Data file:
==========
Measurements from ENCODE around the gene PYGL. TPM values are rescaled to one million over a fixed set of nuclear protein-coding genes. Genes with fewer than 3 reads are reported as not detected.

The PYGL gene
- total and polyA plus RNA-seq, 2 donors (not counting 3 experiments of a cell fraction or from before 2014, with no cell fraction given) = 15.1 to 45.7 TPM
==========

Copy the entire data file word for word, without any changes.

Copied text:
Measurements from ENCODE around the gene PYGL. TPM values are rescaled to one million over a fixed set of nuclear protein-coding genes. Genes with fewer than 3 reads are reported as not detected.

The PYGL gene
- total and polyA plus RNA-seq, 2 donors (not counting 3 experiments of a cell fraction or from before 2014, with no cell fraction given) = 15.1 to 45.7 TPM